If you had to name a technology that dominated that 2023, generative artificial intelligence is it. Since OpenAI unleashed ChatGPT on the world last year, the technology has dominated the headlines and caught the public attention, demonstrating that there is still some wonder left in the tech sector.

It has also galvanised rivalries. Google was caught on the back foot when ChatGPT launched, its own Bard chatbot still being tweaked and tested in the name of responsible AI. Microsoft threw money at the problem and invested in Open AI. And Amazon Web Services (AWS) has been chipping away, developing AI-powered tools that should make the transition to the new technology easier for customers.

If there was any doubt that the company is getting serious about artificial intelligence, its annual Re:invent conference should have dispelled it. OpenAI boss Sam Altman was still only settling back in as head of the company when AWS was warming up for its annual conference in Las Vegas. And this year’s topic was predictably generative AI and how AWS could bolster confidence in the technology for business users.

The decision to indemnify customers against potential legal action over copyrighted materials was a good start. Stock photography company Getty Images has already taken legal action against Stability AI, alleging it scraped its website for images without permission.

AWS chief executive Adam Selipsky unveiled a host of new features for customers that put generative AI at the heart of it, from the work-focused generative AI assistant Amazon Q to new Trainium chips for training AI models, to the release of Code Whisperer, which will suggest code and generate it for users, and a new image generator.

The Re:invent conference was about showing off what the company could do while also differentiating itself from its rivals. During his keynote speech, Selipsky made repeated veiled references to rival Microsoft and its OpenAI deal, noting that AWS was not beholden to a single provider, and on another taking aim at the company’s much publicised – albeit temporary – decision to restrict employee access to ChatGPT. It brought out partner after partner on stage to talk about their co-operation with AWS, making it clear that they were open to talking to everyone who shared its vision of the AI future.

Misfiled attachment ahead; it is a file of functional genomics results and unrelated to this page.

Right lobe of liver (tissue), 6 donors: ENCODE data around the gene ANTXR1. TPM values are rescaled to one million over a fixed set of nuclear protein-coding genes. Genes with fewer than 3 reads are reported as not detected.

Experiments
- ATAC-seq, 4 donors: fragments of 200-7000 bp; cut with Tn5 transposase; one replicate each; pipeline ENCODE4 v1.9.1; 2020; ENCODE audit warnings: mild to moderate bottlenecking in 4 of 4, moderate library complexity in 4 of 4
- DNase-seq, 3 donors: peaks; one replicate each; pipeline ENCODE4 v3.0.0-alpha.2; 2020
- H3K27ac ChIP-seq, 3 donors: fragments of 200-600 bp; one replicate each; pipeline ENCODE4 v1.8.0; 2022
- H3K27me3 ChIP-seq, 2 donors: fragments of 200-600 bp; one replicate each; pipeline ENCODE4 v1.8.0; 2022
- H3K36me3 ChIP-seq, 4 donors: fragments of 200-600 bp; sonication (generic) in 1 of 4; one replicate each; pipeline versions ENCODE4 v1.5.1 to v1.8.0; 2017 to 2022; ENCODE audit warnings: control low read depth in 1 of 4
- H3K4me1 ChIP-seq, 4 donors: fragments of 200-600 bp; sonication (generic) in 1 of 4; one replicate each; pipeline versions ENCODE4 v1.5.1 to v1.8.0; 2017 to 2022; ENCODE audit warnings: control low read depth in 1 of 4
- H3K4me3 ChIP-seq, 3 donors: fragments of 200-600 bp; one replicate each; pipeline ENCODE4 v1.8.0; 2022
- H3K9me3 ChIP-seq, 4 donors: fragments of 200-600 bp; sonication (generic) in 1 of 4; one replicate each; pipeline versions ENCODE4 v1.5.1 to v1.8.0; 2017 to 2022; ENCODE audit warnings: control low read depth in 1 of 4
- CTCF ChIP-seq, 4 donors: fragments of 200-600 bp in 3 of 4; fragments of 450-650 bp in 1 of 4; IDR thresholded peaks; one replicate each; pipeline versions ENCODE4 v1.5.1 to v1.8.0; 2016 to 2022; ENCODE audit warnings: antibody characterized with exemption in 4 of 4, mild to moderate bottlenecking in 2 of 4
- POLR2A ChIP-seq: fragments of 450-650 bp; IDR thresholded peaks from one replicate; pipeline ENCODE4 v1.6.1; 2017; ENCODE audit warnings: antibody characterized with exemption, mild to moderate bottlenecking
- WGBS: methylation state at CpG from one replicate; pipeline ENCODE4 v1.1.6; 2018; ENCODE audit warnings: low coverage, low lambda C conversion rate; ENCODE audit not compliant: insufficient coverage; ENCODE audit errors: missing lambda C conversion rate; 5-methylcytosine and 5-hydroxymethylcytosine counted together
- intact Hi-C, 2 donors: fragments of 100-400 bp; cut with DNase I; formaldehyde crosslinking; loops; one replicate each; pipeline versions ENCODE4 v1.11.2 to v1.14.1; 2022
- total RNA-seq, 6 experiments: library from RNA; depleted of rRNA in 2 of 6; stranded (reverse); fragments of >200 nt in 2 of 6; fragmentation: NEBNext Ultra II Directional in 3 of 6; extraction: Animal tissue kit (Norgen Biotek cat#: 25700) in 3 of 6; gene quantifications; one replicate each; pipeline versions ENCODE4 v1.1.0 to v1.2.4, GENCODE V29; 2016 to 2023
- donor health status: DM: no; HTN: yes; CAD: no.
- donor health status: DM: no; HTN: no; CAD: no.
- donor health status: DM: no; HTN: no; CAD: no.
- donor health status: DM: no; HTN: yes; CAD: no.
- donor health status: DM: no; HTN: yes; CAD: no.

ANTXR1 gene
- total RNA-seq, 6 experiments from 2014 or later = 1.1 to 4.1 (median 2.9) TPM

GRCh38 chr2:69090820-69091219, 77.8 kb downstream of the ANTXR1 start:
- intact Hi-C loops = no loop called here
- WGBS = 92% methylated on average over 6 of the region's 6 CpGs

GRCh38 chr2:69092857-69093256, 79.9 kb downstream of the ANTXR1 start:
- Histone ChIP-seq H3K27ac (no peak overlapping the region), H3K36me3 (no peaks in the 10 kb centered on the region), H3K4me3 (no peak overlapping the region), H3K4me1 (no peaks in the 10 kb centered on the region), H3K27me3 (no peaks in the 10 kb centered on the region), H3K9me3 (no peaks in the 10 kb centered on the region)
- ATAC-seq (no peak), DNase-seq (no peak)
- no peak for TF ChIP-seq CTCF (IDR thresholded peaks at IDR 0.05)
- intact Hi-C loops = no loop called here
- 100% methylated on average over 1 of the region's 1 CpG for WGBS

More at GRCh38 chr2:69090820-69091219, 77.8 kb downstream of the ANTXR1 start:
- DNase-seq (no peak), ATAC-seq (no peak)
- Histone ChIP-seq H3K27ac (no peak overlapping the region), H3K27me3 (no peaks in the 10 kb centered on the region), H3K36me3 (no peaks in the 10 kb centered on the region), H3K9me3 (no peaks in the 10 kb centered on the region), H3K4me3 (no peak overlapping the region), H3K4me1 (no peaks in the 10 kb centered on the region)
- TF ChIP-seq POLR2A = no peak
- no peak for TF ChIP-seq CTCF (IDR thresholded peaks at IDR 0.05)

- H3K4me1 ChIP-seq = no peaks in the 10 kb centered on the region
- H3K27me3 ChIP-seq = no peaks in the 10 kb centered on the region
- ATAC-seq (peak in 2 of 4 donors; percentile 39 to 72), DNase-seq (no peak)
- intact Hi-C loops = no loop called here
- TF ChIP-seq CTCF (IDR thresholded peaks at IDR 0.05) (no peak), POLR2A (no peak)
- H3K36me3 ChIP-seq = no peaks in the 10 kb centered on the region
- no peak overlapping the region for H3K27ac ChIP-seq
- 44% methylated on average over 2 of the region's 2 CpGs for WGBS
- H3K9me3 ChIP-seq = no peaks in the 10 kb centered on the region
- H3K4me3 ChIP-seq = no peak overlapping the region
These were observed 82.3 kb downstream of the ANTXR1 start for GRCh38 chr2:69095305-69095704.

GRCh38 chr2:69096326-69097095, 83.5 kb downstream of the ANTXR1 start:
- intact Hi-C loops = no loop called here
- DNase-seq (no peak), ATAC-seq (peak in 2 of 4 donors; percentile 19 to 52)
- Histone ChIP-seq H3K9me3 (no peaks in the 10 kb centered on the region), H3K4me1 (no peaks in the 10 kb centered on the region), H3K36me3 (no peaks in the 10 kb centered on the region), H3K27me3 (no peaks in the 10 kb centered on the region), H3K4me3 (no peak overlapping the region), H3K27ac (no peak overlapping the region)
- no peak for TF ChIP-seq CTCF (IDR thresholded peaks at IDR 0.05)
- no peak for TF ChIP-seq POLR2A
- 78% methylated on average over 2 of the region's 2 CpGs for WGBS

Bedrock can be trained on proprietary data from company databases and it can execute multistep tasks. In theory that means chatbots will be more helpful to customers

If AWS had one message it was that generative AI is not going away any time soon. In fact, it is only just getting started. And the company wants to repeat the growth it has seen with its cloud services in the generative AI business.

Amazon Q fills a gap that the earlier, more consumer-focused generative AI products have not yet covered. Targeting businesses, the new assistant is designed to be trained on data specific to companies, while also protecting the privacy of that data, a major concern for companies who have been faced with the advances in technology over the past year.

“What I found really interesting as we talk to organisations is that many of them have the same issue: we don’t have enough developers. If you look at the statistics, often the developer can be spending as little as five hours a week developing because they’re waiting on other people or procurement,” said Phil de Brun, AWS enterprise strategist

“I think the cloud has changed some of that but Amazon Code Whisperer was helped with productivity. Amazon Q is layering on top of that. From a development point of view it is really empowering. It’s enabling developers to make better decisions in real time.”

But amid the excitement, there was an acknowledgment that the new world of generative AI is not an easy one for companies to navigate. While rivals have been adding AI capabilities to products at a fast rate, AWS has focused on making it easier, and more secure, for companies to integrate the technology into its workflows in a way that suits the individual business.